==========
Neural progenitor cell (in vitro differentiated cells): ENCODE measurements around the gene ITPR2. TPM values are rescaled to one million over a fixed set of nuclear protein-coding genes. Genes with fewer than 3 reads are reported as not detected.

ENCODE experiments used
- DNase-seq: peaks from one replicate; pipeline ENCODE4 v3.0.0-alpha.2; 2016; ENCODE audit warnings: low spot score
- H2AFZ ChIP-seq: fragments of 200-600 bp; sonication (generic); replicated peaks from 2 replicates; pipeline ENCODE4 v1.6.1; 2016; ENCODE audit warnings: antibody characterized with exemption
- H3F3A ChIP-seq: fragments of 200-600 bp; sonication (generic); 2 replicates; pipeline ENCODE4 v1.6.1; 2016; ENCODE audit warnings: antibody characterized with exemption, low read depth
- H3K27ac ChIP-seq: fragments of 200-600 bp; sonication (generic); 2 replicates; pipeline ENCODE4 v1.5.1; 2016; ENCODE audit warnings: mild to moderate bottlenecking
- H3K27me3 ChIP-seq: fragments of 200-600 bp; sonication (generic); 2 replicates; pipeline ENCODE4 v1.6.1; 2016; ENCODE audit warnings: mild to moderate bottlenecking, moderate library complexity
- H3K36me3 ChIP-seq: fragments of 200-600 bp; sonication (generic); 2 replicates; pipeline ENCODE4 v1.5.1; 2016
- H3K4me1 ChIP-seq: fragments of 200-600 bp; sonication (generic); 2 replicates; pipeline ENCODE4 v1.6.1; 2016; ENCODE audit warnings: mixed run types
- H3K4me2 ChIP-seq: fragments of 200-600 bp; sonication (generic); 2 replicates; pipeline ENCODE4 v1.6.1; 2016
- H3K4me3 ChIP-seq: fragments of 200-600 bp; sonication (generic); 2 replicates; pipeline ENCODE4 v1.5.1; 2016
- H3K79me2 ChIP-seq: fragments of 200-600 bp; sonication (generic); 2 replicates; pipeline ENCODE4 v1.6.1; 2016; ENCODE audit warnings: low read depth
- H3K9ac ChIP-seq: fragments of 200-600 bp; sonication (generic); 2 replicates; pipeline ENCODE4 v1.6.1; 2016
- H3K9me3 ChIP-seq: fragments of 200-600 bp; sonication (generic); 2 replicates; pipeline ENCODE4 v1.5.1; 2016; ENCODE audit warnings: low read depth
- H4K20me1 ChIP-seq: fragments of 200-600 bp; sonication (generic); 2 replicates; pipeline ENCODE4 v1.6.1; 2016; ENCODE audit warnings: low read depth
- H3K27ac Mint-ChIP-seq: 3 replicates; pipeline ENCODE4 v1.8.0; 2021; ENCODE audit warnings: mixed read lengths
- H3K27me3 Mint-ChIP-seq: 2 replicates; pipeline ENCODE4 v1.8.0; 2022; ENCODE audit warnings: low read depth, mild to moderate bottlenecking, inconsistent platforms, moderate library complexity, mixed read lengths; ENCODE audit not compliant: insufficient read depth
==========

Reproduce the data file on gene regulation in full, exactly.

Neural progenitor cell (in vitro differentiated cells): ENCODE measurements around the gene ITPR2. TPM values are rescaled to one million over a fixed set of nuclear protein-coding genes. Genes with fewer than 3 reads are reported as not detected.

ENCODE experiments used
- DNase-seq: peaks from one replicate; pipeline ENCODE4 v3.0.0-alpha.2; 2016; ENCODE audit warnings: low spot score
- H2AFZ ChIP-seq: fragments of 200-600 bp; sonication (generic); replicated peaks from 2 replicates; pipeline ENCODE4 v1.6.1; 2016; ENCODE audit warnings: antibody characterized with exemption
- H3F3A ChIP-seq: fragments of 200-600 bp; sonication (generic); 2 replicates; pipeline ENCODE4 v1.6.1; 2016; ENCODE audit warnings: antibody characterized with exemption, low read depth
- H3K27ac ChIP-seq: fragments of 200-600 bp; sonication (generic); 2 replicates; pipeline ENCODE4 v1.5.1; 2016; ENCODE audit warnings: mild to moderate bottlenecking
- H3K27me3 ChIP-seq: fragments of 200-600 bp; sonication (generic); 2 replicates; pipeline ENCODE4 v1.6.1; 2016; ENCODE audit warnings: mild to moderate bottlenecking, moderate library complexity
- H3K36me3 ChIP-seq: fragments of 200-600 bp; sonication (generic); 2 replicates; pipeline ENCODE4 v1.5.1; 2016
- H3K4me1 ChIP-seq: fragments of 200-600 bp; sonication (generic); 2 replicates; pipeline ENCODE4 v1.6.1; 2016; ENCODE audit warnings: mixed run types
- H3K4me2 ChIP-seq: fragments of 200-600 bp; sonication (generic); 2 replicates; pipeline ENCODE4 v1.6.1; 2016
- H3K4me3 ChIP-seq: fragments of 200-600 bp; sonication (generic); 2 replicates; pipeline ENCODE4 v1.5.1; 2016
- H3K79me2 ChIP-seq: fragments of 200-600 bp; sonication (generic); 2 replicates; pipeline ENCODE4 v1.6.1; 2016; ENCODE audit warnings: low read depth
- H3K9ac ChIP-seq: fragments of 200-600 bp; sonication (generic); 2 replicates; pipeline ENCODE4 v1.6.1; 2016
- H3K9me3 ChIP-seq: fragments of 200-600 bp; sonication (generic); 2 replicates; pipeline ENCODE4 v1.5.1; 2016; ENCODE audit warnings: low read depth
- H4K20me1 ChIP-seq: fragments of 200-600 bp; sonication (generic); 2 replicates; pipeline ENCODE4 v1.6.1; 2016; ENCODE audit warnings: low read depth
- H3K27ac Mint-ChIP-seq: 3 replicates; pipeline ENCODE4 v1.8.0; 2021; ENCODE audit warnings: mixed read lengths
- H3K27me3 Mint-ChIP-seq: 2 replicates; pipeline ENCODE4 v1.8.0; 2022; ENCODE audit warnings: low read depth, mild to moderate bottlenecking, inconsistent platforms, moderate library complexity, mixed read lengths; ENCODE audit not compliant: insufficient read depth